Nursing can be a wonderful bonding experience…and it can also be a painful source of stress. How do you know when to stop breastfeeding?
Throughout World Breastfeeding Week at Sassy Mama HQ we’ve been celebrating all that’s wonderful about breastfeeding: it provides amazing nutrition for babies, it’s a beautiful bonding experience, and it’s both FREE and healthier for the environment. But eventually, every mama and child’s breastfeeding journey comes to an end. So how do you know when it’s the right time to stop breastfeeding (AKA weaning)?
Of course there’s no one right answer – and you should never feel pressured by societal “norms” – but there are important physiological and psychological considerations for both mama and baby to take into account. We spoke with two leading Singapore breastfeeding advocates – paediatrician Dr. Natalie Epton of SBCC Clinic, and Midwife/Lactation Consultant extraordinaire Uma Thambidurai of Mother & Child – for their expert advice. From signs to look for to know when your child is ready to start weaning, to tips on how to safely start cutting down on feeds, they’ve got you covered, mamas!
Many of us on Team Sassy Mama breastfed (or are currently breastfeeding) our kids, and have also shared our own experiences below. To illustrate the point that there is no one universal way to stop breastfeeding, you’ll note that those of us with two kids ALL had different experiences between baby #1 and #2!
We spoke with paediatrician Dr. Natalie Epton about why health experts recommend breastfeeding exclusively to six months of age, and the benefits of breastfeeding up til age 2 if possible.
Why should mamas try to continue to breastfeed even after solid foods are introduced?
Multiple world scientific organisations, including the WHO, UNICEF, the American Academy of Pediatrics and The British Royal College of Paediatrics and Child Health (RCPCH) recognise the scientific evidence from multiple studies showing reduction in childhood infections, improved metabolic outcomes (reduction in risk of childhood obesity, type two diabetes and cardiovascular disease) from prolonged breast feeding, as well as improvements in verbal IQ scores (although not Math, unfortunately!).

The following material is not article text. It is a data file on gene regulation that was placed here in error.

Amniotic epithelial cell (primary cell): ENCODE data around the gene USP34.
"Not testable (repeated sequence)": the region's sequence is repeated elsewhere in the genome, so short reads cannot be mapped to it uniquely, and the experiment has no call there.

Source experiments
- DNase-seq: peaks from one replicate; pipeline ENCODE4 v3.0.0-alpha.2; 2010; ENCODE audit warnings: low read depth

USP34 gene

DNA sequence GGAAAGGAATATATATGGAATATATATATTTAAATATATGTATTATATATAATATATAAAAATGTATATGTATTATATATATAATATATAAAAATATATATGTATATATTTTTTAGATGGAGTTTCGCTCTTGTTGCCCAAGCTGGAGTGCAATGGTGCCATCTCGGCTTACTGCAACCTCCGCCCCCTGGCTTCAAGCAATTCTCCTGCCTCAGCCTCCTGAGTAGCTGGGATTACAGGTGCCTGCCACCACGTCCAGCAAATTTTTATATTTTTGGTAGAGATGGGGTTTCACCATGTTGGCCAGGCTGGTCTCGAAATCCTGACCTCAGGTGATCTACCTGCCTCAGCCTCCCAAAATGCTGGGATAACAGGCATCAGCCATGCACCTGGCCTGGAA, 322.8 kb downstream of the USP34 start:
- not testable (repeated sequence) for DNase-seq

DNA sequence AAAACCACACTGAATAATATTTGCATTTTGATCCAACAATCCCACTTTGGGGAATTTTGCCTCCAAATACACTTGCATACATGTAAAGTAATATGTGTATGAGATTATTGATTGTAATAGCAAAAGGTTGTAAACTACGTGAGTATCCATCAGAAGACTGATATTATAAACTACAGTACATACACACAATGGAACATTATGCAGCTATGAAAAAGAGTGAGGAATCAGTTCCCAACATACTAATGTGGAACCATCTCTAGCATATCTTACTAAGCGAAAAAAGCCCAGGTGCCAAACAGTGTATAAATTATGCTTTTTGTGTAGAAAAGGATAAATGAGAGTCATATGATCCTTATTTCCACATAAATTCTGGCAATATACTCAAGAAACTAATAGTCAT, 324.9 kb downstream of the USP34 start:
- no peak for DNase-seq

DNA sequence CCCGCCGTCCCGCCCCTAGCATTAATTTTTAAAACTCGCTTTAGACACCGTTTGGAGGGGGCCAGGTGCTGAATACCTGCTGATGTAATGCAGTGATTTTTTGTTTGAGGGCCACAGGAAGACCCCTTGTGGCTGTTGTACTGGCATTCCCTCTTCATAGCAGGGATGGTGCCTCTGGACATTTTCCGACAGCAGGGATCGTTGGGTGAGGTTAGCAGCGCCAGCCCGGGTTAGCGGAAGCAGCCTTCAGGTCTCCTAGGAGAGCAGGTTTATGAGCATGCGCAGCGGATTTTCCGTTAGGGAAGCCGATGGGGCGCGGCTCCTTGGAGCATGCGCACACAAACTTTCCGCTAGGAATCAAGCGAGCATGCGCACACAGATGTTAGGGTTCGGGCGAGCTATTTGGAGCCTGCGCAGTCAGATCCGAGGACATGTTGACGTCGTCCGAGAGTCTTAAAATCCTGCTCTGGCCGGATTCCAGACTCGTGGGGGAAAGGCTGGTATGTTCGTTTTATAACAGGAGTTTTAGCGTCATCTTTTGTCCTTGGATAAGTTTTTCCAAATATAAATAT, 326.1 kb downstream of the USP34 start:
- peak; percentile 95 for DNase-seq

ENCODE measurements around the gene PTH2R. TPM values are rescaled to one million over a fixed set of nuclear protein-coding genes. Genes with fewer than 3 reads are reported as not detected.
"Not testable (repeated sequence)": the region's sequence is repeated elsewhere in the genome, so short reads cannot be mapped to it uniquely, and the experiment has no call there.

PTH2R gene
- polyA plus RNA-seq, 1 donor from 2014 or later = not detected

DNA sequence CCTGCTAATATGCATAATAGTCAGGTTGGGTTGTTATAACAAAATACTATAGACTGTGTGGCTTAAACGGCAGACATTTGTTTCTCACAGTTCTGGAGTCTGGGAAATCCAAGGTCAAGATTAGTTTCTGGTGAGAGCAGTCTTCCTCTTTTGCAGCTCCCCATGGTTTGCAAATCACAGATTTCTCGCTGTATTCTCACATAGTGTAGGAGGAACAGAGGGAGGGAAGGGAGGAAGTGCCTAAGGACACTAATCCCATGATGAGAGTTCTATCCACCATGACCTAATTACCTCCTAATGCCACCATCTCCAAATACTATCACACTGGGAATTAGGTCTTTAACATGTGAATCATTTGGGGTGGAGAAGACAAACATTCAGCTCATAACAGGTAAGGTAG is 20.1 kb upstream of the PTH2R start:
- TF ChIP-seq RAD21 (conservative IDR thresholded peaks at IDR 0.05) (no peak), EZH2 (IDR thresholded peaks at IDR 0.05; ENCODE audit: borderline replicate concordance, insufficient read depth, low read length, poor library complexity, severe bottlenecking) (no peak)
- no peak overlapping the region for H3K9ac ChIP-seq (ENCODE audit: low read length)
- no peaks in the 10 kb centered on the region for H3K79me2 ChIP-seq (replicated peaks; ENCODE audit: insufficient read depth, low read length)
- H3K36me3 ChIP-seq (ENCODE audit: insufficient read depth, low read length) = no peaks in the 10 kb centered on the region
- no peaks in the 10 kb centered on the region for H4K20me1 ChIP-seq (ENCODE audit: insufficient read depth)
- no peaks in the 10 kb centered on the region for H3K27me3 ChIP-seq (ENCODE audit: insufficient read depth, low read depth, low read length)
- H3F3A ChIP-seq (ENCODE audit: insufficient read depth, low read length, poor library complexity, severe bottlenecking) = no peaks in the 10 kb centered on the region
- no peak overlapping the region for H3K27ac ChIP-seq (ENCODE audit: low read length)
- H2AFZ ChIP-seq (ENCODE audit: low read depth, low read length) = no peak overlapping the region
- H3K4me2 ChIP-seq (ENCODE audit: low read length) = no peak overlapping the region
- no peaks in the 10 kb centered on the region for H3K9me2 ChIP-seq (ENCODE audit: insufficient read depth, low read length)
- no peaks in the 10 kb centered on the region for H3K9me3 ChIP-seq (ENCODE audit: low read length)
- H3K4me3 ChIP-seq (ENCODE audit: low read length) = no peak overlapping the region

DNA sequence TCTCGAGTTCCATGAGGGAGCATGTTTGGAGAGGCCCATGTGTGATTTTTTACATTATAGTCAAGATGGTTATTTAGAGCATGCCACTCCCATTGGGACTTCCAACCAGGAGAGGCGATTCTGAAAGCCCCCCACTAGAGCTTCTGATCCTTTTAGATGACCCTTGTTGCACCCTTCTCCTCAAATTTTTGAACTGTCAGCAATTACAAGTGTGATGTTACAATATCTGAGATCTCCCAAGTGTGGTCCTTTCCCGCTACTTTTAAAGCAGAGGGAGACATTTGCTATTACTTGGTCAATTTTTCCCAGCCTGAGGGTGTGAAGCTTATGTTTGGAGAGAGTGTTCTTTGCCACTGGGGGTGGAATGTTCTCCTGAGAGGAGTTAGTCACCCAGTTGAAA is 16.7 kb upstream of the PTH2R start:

Breast milk is a phenomenal substance, continuing to develop and evolve with your child as he grows- the fat and protein components change with his changing requirements, as do the immunoglobulins and factors that help protect against infections.
The act of breastfeeding is calming for both the child and the mother: for mom it’s an opportunity to sit and take a time out in a busy and frantic day. The oxytocin, or love hormone, released during nursing helps protect mom from postnatal depression (which isn’t just a risk in the early months following delivery — many moms have delayed onset of PND several months afterwards).
Is there a ‘typical’ age when babies stop breastfeeding?
Although breastfeeding up to two years is regarded as the “gold standard”, some babies self-wean at some point in the second year of life. If this happens, try not to be distressed. Regard it as a natural end to a period in your child’s life, and seek to fill the gap with other activities that give you and your baby that sense of close bonding and peace- a favourite book whilst snuggling in a rocking chair perhaps.
Any tips for mamas who are ready to end their breastfeeding journey?
If you need to bring breastfeeding to a close, due to medical reasons or a desire to ovulate and get pregnant again, then talk to your doctor about the optimal timing. Dropping feeds slowly to prevent engorgement and reduce the risk of mastitis needs to be planned, and is dependent on the age of the child and the number of feeds.